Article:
Noting the change in tone in iran’s political leadership, the foreign minister declared: “Proceeding from the firm principals of our regional and international relations, we welcome the declared approach of Hassan Rouhani, President of Iran, and we affirm that our country will sincerely build on such approach in the interest of promoting security, stability and prosperity in the region.”

Now, why can’t the Palestinians be this polite?

Rouhani on Holocaust: Size Doesn’t Matter

Saturday, September 28th, 2013

Iranian President Hassan Rouhani acknowledged the Holocaust as a crime against the Jews but refused to comment on its scope.

“I have said before that I am not a historian, and that when it comes to speaking of the dimensions of the Holocaust, it is the historians that should reflect on it,” Rouhani told CNN in comments published Tuesday on its website.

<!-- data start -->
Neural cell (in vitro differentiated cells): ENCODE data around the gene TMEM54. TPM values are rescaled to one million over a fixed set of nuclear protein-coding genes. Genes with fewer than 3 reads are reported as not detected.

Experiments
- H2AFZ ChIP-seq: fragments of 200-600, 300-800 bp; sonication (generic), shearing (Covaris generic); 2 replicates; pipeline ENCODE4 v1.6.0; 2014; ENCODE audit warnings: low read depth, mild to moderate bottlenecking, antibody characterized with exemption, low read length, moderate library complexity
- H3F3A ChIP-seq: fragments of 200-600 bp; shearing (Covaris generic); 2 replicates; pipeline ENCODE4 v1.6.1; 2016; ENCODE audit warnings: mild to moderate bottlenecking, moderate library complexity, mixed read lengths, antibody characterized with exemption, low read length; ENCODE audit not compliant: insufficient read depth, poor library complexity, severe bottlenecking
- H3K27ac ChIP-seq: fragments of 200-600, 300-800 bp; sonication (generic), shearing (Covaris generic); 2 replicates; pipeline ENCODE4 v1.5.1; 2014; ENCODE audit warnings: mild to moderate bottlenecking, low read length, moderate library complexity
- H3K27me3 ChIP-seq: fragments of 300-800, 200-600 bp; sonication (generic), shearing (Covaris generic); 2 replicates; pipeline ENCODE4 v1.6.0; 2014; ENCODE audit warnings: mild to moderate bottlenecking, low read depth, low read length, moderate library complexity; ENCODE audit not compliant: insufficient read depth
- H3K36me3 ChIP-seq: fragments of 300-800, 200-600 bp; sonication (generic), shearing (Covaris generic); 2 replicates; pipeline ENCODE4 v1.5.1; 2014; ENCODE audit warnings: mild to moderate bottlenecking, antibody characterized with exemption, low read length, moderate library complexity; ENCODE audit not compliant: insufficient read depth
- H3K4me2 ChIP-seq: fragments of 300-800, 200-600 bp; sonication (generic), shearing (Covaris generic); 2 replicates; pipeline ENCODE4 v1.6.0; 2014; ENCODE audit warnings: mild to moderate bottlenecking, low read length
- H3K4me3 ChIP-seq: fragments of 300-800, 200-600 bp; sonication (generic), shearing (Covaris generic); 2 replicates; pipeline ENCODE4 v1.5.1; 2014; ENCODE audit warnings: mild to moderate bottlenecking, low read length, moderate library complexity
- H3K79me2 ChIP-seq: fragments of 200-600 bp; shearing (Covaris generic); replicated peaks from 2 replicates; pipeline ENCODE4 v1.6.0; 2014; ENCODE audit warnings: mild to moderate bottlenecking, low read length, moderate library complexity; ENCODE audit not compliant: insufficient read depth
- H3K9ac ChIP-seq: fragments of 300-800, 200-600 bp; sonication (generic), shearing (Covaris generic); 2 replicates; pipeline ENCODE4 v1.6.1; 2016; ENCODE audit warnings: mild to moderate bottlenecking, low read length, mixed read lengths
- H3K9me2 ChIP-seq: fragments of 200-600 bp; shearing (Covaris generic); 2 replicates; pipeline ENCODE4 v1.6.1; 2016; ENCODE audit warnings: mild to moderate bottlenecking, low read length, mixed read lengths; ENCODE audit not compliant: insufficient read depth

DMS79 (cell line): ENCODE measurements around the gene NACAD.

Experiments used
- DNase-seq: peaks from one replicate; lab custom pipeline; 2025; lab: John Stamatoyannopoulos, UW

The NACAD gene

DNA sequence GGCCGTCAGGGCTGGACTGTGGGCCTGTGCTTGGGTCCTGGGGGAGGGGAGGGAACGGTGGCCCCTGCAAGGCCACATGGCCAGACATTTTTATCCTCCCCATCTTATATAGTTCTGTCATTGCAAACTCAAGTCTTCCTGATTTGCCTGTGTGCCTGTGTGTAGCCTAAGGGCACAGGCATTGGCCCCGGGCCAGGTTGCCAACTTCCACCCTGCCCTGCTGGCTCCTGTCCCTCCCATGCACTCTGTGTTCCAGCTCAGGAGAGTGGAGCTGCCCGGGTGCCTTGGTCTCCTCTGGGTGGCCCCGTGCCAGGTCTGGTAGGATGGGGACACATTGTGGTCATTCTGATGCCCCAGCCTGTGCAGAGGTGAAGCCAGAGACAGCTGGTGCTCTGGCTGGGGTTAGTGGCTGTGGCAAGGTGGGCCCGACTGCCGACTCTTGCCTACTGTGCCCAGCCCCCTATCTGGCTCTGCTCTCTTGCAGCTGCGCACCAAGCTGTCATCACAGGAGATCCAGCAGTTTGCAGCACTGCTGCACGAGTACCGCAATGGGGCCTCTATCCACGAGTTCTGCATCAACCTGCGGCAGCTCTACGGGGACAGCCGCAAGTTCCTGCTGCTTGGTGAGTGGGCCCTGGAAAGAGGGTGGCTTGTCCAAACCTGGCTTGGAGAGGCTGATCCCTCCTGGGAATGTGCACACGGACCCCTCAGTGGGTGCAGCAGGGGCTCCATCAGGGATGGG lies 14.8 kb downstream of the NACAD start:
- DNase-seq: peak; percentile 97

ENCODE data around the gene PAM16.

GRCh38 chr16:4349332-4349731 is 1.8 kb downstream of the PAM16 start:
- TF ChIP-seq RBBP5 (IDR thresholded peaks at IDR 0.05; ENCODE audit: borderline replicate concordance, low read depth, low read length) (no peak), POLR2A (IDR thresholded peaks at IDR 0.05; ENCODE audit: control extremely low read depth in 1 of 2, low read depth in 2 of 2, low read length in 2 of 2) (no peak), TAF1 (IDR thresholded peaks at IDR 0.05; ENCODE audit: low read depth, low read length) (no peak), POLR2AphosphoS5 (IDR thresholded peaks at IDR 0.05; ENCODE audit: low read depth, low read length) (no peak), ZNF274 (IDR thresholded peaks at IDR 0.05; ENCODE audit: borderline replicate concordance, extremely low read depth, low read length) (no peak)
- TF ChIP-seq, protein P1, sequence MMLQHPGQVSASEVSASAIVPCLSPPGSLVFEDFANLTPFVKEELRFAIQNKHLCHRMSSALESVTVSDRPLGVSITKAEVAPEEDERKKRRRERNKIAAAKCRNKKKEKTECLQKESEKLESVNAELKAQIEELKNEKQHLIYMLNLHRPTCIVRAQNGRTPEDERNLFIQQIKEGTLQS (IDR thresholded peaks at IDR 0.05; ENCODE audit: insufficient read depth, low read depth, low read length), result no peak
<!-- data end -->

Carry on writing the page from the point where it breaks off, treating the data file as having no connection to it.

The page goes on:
“But in general I can tell you that any crime that happens in history against humanity, including the crime the Nazis committed towards the Jews, as well as non-Jewish people, was reprehensible and condemnable as far as we are concerned,” he said.

Rouhani also appeared to liken the Holocaust to Israel’s treatment of the Palestinians.

“This does not mean that on the other hand you can say Nazis committed crimes against a group, now therefore they must usurp the land of another group and occupy it,” he said. “This too is an act that should be condemned. There should be an evenhanded discussion.”

Rouhani in an interview earlier this week with NBC declined to answer a question about the Holocaust, prompting Israeli Prime Minister Benjamin Netanyahu to say that Rouhani differed little from his predecessor, Mahmoud Ahmadinejad, who denied the Holocaust.

Netanyahu in a statement posted on his Facebook page said Rouhani’s alleged Holocaust denial was one reason he ordered the Israeli delegation to the United Nations not to be present when the Iranian leader spoke Tuesday at the General Assembly.